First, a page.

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Sunday, 13 January 2013

2013 Volvo V40


The all-new Volvo V40 is a sporty five-door hatchback that sets new ride handling, fuel efficiency and safety standards in its class.

Its eye-catching coupé design, which uses styling cues from the C30 coupé and classic P1800ES Volvo, is sportier and sleeker than the homogeneous class norm.

2013 Volvo V40
2013 Volvo V40

2013 Volvo V40
2013 Volvo V40

2013 Volvo V40
2013 Volvo V40

Special attention has been given to handling, steering feel, agility and ride comfort. Volvo engineers believe that the Volvo V40 is now the class benchmark for dynamic fineness.

Volvo's reputation for safety leadership has not been overlooked. A new innovation, Pedestrian Airbag Technology, joins a previous Volvo world-first, Pedestrian Detection with Full Auto Brake, which was first shown on the Volvo S60. Together, they ensure the all-new V40 offers unrivalled protection for pedestrians, as well as for the car's occupants.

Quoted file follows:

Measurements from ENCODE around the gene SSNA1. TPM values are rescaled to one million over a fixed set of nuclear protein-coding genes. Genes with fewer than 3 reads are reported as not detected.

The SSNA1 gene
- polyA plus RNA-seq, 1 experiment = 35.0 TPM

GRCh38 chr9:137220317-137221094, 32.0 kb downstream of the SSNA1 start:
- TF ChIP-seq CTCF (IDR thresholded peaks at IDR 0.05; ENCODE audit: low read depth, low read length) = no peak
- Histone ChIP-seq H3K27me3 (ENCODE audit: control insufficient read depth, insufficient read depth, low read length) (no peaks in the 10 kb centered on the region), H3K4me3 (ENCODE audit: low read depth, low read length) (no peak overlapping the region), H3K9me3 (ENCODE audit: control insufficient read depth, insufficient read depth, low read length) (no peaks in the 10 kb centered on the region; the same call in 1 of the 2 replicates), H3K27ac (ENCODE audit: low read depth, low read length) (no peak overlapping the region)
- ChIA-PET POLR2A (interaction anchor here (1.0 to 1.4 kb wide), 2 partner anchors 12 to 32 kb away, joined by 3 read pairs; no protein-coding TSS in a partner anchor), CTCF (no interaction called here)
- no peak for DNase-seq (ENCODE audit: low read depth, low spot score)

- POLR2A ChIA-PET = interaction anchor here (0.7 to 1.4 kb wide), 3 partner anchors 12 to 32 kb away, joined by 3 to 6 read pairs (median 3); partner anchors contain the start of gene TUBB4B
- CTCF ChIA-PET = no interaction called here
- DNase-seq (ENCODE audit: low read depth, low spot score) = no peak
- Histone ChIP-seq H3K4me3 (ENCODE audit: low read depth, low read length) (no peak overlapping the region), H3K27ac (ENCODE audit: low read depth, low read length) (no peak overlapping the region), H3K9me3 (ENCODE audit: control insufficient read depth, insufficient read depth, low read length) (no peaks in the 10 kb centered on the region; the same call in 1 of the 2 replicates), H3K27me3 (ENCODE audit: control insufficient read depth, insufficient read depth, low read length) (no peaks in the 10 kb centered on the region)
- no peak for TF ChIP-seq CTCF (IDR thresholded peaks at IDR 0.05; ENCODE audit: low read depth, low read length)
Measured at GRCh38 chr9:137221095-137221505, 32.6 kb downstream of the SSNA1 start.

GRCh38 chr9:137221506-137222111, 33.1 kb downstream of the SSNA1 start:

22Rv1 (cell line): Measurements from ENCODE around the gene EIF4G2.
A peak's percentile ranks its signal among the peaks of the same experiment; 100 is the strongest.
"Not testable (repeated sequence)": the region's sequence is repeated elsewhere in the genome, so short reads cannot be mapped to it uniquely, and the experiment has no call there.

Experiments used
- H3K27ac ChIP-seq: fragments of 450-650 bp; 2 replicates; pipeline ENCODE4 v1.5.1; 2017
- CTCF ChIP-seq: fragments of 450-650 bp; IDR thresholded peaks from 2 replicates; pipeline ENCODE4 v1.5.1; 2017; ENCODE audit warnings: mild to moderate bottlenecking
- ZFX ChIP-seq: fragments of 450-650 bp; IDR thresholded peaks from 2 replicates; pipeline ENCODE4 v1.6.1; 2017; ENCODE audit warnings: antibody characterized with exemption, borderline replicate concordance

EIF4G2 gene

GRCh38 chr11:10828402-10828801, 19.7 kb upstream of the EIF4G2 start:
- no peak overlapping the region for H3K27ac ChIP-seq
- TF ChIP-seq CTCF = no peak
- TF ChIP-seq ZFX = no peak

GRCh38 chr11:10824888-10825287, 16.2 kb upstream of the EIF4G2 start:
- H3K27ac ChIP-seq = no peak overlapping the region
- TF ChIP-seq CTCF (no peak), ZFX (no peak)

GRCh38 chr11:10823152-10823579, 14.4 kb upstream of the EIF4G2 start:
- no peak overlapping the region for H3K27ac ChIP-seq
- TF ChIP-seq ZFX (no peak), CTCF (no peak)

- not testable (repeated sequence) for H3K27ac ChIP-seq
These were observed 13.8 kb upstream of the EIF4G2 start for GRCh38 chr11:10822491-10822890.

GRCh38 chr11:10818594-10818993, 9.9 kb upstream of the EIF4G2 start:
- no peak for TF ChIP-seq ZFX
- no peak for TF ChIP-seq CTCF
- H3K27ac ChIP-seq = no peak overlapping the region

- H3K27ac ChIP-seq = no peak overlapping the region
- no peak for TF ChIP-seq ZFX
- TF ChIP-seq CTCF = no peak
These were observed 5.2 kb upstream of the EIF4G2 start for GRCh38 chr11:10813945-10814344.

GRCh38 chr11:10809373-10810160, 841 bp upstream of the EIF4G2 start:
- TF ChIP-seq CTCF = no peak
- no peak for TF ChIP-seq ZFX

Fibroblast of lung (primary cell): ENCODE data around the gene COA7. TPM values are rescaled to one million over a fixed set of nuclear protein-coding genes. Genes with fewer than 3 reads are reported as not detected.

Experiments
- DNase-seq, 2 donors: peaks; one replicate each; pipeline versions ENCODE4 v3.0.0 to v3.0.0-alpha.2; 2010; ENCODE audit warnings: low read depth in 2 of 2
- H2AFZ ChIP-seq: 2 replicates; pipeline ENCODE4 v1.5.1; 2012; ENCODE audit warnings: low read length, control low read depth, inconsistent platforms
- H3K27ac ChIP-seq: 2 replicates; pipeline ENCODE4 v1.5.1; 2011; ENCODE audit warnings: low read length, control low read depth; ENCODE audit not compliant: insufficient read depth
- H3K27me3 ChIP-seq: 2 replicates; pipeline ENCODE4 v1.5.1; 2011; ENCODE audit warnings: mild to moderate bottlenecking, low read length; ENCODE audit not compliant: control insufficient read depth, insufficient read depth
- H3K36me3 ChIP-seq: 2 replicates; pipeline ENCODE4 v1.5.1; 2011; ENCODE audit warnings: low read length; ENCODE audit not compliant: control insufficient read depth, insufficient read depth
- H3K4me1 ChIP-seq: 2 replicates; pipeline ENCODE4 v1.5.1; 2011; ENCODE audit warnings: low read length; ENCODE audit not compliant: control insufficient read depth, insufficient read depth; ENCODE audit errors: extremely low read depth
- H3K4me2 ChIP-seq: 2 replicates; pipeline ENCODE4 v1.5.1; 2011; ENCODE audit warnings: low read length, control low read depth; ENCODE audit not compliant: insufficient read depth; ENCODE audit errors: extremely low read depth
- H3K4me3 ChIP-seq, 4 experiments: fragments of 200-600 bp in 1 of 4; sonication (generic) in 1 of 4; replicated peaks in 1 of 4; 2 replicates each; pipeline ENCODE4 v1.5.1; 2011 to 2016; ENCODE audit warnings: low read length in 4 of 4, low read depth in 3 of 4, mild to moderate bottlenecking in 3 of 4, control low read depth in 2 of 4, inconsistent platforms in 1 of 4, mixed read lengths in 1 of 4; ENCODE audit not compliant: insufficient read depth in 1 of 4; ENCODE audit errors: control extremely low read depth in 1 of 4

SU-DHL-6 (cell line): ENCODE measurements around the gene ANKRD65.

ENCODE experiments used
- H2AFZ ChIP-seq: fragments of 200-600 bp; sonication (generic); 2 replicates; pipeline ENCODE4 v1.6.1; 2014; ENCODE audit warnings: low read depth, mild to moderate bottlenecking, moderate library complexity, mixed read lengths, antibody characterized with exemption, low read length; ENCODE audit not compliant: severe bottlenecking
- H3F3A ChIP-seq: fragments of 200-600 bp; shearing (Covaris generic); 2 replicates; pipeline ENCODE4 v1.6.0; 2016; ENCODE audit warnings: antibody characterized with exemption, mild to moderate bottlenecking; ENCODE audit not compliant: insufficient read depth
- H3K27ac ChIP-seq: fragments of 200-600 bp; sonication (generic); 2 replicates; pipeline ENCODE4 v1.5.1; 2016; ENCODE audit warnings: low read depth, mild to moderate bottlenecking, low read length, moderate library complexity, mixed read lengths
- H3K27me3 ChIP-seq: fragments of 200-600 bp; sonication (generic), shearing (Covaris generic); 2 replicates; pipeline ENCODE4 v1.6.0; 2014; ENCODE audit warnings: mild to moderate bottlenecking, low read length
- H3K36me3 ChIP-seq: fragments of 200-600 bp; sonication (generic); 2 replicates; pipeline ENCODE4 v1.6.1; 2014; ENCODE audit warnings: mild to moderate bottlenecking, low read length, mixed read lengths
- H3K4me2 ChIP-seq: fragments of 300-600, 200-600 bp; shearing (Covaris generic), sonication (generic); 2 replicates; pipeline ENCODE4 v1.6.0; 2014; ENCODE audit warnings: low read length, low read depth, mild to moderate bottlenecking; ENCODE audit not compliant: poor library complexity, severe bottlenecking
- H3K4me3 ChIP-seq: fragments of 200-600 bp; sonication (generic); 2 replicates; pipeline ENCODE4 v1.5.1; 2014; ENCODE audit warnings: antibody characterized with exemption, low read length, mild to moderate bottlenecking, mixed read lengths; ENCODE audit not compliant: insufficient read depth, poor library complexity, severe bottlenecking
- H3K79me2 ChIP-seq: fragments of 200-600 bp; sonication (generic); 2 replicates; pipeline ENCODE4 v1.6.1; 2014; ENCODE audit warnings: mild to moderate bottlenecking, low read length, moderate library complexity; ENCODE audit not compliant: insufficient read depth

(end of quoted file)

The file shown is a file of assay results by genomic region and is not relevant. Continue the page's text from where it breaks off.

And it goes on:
The new Pedestrian Airbag, which makes its world debut on the Volvo V40, inflates from under the rear edge of the bonnet when the car detects that it has hit a pedestrian. The raised bonnet better cushions the unfortunate pedestrian, and the airbag also protects the pedestrian's head from the "hard points" at the base of the windscreen and the lower A-pillars.

In Europe, 14 per cent of all traffic fatalities are pedestrians. In China, it's over 25 per cent.

City Safety, an innovation first shown on the Volvo XC60 to avoid noise-to-tail urban accidents, has been further improved for the Volvo V40. It now works at up to 50 km/h (31 mph), instead of 30 km/h (19 mph). Insurance claims involving the Volvo XC60 show that City Safety has reduced personal injury claims by 51 per cent, while vehicle repair costs have been lowered by more than 20 percent. Little wonder that many insurers now reduce premiums for Volvo drivers.

Pedestrian Airbag Technology, Pedestrian Detection and City Safety are all part of Volvo's IntelliSafe safety philosophy. Other new safety features on the Volvo V40 include a Cross Traffic Alert radar system - which helps you reverse out of a parking space and see traffic coming from the side - and an improved Blind Spot Information System (BLIS). This new radar-based technology still warns of vehicles in the blind spot, on both sides, but in addition now warns of vehicles approaching rapidly from the rear - making it safer, for example, to change lanes on the motorway.